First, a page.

There’s nothing more fearsome than the sight of battle-hardened Marines storming an enemy beach, but even the service’s tried-and-true ship-to-shore maneuvers need for 21st-century warfare. Thanks to some engineering ingenuity, the Marine Corps may have found a new vehicle of choice for amphibious assaults.
As part of the Ship-To-Shore Maneuver Exploration and Experimentation (S2ME2) Advanced Naval Technology Exercise 2017, the joint rapid-prototyping demonstration intended to augment existing amphibious assault tactics with 21st-century emerging technologies, Navy and Marine officials are observing more than 100 high-tech prototypes in action. But the crown jewel of the exercises is likely a militarized version of the Hyper-Submersible Powerboat, or HyperSub, a sleek speedboat that converts to a submarine:
Designed by HSP Technologies, the commercial HyperSub is nearly a decade old, but the company announced Wednesday that a militarized prototype, dubbed “Project X,” would hit the seas at this year's S2ME2 demonstration. Just 45 feet long and weighing in at 30,000 pounds, the HyperSub’s diesel engines power a 30mph surface cruise speed while hauling up to 6,000 pounds of cargo.
But below the surface is where things get interesting. As The War Zone points out, the HyperSub is a bit more cumbersome than the existing rigid-hull inflatable craft utilized by the Pentagon, and the HyberSub’s two Innerspace Corporation electric thrusters only enable a top speed of 6mph underwater for up to 12 hours. But compared to other ship-to-shore vehicles, the HyperSub is a true submersible, making it an ideal amphibious assault craft.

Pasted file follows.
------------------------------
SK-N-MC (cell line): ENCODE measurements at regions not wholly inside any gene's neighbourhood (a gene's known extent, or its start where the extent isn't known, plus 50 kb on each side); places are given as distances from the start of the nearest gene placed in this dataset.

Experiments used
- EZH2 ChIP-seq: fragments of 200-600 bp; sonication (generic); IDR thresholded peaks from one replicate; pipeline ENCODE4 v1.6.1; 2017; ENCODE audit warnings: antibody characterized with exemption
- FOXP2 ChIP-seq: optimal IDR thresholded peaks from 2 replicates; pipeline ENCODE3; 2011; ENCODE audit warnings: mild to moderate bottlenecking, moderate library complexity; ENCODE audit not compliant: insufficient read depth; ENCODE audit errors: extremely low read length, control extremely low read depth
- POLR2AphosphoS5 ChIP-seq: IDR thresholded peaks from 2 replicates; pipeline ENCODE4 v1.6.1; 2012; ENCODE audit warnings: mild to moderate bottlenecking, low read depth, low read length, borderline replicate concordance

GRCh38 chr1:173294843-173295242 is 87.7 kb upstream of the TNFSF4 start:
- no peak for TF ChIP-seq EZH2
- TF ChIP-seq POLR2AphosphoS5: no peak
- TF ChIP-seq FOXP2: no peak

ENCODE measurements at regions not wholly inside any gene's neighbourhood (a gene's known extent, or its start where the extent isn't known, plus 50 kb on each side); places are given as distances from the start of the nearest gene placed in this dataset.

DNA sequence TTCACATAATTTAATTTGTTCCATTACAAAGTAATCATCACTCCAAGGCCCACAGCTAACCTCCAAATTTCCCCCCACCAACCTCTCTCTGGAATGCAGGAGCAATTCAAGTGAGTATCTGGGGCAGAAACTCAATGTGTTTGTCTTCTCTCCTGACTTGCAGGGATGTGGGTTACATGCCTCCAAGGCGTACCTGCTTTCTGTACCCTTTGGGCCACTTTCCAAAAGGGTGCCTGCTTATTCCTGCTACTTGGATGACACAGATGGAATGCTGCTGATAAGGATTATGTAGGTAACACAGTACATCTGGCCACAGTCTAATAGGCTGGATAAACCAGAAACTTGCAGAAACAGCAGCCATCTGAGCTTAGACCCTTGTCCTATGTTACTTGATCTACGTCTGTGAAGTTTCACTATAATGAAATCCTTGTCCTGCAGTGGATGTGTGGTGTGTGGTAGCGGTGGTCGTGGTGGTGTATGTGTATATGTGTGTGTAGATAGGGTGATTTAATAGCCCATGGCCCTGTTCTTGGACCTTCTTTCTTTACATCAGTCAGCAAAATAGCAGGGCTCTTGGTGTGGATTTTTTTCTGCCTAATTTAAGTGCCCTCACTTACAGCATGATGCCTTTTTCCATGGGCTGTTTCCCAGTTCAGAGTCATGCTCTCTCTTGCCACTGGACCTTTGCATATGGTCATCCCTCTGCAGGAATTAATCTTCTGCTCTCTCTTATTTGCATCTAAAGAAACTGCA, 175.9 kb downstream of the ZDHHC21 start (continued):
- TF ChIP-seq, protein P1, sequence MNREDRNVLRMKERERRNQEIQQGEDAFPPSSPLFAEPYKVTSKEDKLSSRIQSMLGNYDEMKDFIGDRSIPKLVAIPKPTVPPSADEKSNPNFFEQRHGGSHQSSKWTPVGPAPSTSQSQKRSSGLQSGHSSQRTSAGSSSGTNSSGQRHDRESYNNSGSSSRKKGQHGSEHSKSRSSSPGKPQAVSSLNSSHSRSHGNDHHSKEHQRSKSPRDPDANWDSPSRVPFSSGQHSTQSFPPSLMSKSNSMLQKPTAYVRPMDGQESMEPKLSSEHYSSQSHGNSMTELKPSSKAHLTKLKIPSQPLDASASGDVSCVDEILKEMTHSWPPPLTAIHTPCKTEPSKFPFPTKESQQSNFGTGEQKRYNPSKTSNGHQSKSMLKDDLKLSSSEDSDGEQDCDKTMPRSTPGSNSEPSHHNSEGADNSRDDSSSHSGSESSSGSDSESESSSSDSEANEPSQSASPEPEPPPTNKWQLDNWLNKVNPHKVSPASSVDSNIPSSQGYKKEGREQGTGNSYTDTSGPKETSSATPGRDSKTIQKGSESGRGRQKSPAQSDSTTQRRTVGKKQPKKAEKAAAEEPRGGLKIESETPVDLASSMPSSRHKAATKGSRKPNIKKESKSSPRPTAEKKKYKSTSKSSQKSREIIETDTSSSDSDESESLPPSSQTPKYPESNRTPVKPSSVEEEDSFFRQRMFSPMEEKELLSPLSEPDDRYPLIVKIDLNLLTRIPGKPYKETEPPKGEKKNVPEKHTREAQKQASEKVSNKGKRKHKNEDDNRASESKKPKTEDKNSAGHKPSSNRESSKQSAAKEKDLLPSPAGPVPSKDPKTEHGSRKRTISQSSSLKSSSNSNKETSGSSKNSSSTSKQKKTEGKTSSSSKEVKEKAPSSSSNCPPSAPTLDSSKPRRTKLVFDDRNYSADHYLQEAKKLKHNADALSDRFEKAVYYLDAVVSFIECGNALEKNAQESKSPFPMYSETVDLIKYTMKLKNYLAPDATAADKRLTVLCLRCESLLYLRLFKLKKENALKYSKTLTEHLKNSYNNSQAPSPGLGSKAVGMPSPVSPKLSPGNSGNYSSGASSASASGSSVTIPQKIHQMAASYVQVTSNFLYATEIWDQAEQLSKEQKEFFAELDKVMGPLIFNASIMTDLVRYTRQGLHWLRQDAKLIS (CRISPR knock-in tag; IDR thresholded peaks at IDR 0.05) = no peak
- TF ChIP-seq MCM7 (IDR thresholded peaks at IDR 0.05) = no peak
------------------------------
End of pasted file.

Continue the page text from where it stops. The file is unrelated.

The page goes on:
HSP Technologies' Hyper-Submersible Powerboat, or HyperSub, en route to the Ship-To-Shore Maneuver Exploration and Experimentation (S2ME2) Advanced Naval Technology Exercise 2017.Photo via HyperSub/HSP Technologies
This versatility makes the HyperSub ideal for reconnaissance and intelligence-gathering missions, a major emphasis focus of the S2ME2 exercise. From The War Zone:
One of the most obvious missions for a HyperSub with these systems would be special operations tasks, from infiltrating teams of elite troops to scouting hostile coastlines for secretive missions. The results of the tests at Camp Pendleton might spark interest within U.S. Special Operations Command, where seabasing and other maritime requirements are still emerging.
Marine Corps reconnaissance elements could be interested in the craft's covert capabilities for reconnoitering landing sites before an amphibious assault and for forward deploying frogmen and special operations teams. On top of that, the HyperSub in its current form or the same basic layout in a larger incarnation could perform more conventional duties, like carrying Marines ashore during an amphibious assault or ferrying supplies to an established beachhead or forward base.
The HyperSub may look like a souped-up version of that insane stealth boat from the 1994 “Street Fighter” movie, but don’t let the paint job fool you: This puppy has more in common with the Wet Nellie, the Lotus Esprit S1 sports car from 1977 James Bond film “The Spy Who Loved Me” that converted into a submersible escape craft to save Roger Moore’s sorry ass.
Sure, the HyperSub would look a lot more badass with a few M134 GAU-17 “Vulcan” cannons attached, but it’s sure to wow Navy and Marines leaders regardless. The future of amphibious operations has never looked so fast — or so furious.
U.S. Cyber Command is reportedly going on offense against Russia's power grid by placing "potentially crippling malware" in its systems, The New York Times reported Saturday.
The cyber incursions, authorized to Cyber Command under new authorities that do not require presidential approval, have gotten more "aggressive" and seem to be a warning that the U.S. can respond to Moscow's past cyberattacks, such as the 2016 incursion into the Democratic National Committee and its attack on Ukraine's power grid.